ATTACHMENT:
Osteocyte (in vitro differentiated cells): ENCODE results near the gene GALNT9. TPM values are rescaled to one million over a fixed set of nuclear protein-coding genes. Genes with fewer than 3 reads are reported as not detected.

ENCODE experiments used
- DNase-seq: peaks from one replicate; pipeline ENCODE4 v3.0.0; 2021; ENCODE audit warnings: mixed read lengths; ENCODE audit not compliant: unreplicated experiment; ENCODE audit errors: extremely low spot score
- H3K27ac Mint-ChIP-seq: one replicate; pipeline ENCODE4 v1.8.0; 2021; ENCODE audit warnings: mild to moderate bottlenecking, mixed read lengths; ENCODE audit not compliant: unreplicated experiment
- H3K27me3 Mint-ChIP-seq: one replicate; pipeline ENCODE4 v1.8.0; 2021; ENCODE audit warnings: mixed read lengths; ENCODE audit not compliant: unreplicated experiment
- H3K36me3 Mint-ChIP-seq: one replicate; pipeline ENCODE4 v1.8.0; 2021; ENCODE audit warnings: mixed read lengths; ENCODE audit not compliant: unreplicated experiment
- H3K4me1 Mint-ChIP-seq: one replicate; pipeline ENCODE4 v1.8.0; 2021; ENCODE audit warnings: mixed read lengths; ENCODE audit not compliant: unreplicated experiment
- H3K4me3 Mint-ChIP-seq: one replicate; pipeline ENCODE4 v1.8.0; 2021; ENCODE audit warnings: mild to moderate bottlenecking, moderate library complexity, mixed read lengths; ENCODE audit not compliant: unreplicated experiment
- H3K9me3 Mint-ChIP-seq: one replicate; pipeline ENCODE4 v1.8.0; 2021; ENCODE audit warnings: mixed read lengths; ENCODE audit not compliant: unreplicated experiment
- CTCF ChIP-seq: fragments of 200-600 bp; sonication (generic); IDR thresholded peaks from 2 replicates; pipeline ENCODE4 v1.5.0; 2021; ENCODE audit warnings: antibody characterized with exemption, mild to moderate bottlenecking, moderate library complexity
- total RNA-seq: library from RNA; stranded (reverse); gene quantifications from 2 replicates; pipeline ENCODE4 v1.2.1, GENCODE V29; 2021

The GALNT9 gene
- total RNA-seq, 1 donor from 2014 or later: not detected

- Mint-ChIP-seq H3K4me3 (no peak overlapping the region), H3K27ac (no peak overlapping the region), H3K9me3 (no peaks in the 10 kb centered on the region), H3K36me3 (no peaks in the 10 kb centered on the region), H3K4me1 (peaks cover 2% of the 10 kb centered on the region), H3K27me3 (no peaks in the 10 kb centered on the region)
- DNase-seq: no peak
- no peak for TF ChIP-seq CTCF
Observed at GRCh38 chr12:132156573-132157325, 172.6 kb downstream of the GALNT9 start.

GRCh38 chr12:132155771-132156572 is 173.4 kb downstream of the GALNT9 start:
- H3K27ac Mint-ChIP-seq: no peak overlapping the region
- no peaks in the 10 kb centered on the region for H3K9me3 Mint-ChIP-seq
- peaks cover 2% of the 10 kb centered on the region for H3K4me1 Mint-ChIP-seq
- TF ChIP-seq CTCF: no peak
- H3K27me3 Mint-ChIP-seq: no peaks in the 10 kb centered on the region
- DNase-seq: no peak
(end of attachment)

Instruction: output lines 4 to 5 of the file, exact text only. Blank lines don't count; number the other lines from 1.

- H3K27ac Mint-ChIP-seq: one replicate; pipeline ENCODE4 v1.8.0; 2021; ENCODE audit warnings: mild to moderate bottlenecking, mixed read lengths; ENCODE audit not compliant: unreplicated experiment
- H3K27me3 Mint-ChIP-seq: one replicate; pipeline ENCODE4 v1.8.0; 2021; ENCODE audit warnings: mixed read lengths; ENCODE audit not compliant: unreplicated experiment